Many of the questions are phrased for electronics, but most of them are applicable no matter what project you’re thinking about. And even if you have already picked a project, you can use the questions as guidelines for ways forward and to illuminate possible stumbling blocks.
We often get asked about what project to pick, and I’m glad to have this thoughtful tool to share.
- Asteroid 2004 BL86 will pass close to earth on January 26. With a dark sky and a 4-inch telescope, you can watch it go by. This video will show you how.
- Make your own upside-down bat house
- Maillardet’s Automaton
- Hershey Fonts for gEDA
- Surface area of a sphere: Proof by clementine
- Escher-inspired cutting board
- Laser marking steel with plaster and alcohol
- This discrete-logic digital clock is a work of art
- From Gongkai to Open Source (Bunnie Studios)
- Laser-cut mint-tin watercolor palettes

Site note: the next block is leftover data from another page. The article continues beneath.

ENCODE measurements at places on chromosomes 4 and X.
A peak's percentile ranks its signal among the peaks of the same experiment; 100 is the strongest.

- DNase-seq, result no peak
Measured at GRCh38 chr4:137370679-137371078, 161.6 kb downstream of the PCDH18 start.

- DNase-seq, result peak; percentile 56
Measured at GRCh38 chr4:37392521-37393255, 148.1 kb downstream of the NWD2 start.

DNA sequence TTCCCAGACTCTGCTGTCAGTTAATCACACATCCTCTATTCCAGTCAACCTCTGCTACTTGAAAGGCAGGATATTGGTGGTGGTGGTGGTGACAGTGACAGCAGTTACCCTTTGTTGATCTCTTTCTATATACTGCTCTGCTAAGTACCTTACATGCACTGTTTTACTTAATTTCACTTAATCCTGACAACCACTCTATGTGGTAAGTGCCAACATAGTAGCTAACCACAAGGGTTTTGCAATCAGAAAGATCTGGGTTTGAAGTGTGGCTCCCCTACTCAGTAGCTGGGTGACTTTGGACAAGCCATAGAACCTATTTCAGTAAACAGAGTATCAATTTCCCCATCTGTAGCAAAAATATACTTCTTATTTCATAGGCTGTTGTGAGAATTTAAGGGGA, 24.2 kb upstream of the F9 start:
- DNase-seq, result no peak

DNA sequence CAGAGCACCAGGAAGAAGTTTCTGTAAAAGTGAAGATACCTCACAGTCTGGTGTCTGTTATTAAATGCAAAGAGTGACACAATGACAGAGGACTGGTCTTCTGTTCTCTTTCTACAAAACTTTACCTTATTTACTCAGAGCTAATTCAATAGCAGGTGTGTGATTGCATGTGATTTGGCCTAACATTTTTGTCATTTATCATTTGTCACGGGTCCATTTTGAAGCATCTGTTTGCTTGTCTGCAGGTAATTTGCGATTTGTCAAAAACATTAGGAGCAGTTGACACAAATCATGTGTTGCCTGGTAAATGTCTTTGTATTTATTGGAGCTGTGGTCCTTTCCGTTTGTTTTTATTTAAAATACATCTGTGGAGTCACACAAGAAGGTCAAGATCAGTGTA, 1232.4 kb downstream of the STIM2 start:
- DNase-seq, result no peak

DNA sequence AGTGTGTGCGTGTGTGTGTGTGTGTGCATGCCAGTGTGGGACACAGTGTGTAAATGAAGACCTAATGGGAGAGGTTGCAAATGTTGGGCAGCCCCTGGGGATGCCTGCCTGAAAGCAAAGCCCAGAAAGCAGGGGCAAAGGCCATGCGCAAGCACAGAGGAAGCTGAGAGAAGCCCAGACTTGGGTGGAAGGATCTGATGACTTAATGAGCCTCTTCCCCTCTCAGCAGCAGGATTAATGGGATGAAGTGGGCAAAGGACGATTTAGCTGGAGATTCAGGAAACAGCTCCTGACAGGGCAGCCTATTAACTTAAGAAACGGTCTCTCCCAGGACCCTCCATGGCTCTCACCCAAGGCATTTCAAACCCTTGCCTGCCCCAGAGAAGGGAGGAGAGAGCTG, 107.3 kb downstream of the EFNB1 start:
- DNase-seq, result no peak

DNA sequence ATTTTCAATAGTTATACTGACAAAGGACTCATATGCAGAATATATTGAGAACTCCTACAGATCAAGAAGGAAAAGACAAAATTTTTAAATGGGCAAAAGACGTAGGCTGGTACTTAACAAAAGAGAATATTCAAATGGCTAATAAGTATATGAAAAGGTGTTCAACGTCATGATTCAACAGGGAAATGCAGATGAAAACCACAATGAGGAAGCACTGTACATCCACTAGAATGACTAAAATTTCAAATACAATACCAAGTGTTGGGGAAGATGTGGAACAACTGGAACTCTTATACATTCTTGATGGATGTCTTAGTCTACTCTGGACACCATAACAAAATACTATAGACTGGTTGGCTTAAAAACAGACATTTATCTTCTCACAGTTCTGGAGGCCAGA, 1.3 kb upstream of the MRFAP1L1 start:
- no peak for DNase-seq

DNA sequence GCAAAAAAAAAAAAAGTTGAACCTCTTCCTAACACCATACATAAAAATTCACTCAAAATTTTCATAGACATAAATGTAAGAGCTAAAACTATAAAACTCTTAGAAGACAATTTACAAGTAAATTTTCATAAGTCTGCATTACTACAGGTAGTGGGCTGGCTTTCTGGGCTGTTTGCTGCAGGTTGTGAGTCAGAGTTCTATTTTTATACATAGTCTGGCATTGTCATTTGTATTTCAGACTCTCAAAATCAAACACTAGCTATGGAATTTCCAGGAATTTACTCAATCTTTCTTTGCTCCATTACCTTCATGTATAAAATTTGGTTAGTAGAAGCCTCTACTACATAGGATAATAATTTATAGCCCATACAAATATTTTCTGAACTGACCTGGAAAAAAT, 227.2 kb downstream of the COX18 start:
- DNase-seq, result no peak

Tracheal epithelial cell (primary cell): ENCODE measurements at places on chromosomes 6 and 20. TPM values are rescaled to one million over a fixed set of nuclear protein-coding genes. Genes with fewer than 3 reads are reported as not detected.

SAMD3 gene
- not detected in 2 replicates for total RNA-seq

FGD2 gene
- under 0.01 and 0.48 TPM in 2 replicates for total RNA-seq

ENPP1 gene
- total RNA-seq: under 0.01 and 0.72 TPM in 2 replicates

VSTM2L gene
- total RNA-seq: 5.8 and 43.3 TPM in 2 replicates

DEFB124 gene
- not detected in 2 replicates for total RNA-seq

- Gold embrittlement is a thing: Hazards of soldering with gold+tin+lead
- The Lyrebird goes “Pew Pew Pew” via Laughing Squid
- Digital Joints Poster by Meredith Scheff-King
- Another take on single stroke fonts in Inkscape, from RasterWeb
- Katz & Maus: Charming Hand-driven wooden automata, with free plans
- 3D printed horology
- Lego Great Ball Contraption (Youtube, 2013)— one of the finest examples ever made. See also the new invisible lift module, which will likely appear in a future contraption.
- Edible hot glue: Could you just use regular candy canes as glue sticks?
- Retro Computing Gift Guide
- Maps Of Street Layouts Colored By Orientation (via jwz)
- Yes We Can. But Should We? The unintended consequences of the maker movement
- Black hole physics and Interstellar
- Comic: Robot that Screams. Available as a print here.
- OpenTrons: Open-Source Rapid Prototyping for Biology
- It Took 23 Years to Link Amelia Earhart’s Disappearance to This Scrap of Metal
- Mechanical CPU Clock — Inspired by the Digi-Comp II
- An honest look at Ampy and Juse @ Dropkicker, motion and solar energy harvesting phone chargers.
- Basics of Prototyping with cardboard
- Video: How paperclips are made. German language, but so cool it doesn’t need words.
- A partial solar eclipse on Thursday October 23 (today), visible from most of North America.
- October 23 is also Mole Day. (10^23)
- Utah Teapots in the Sky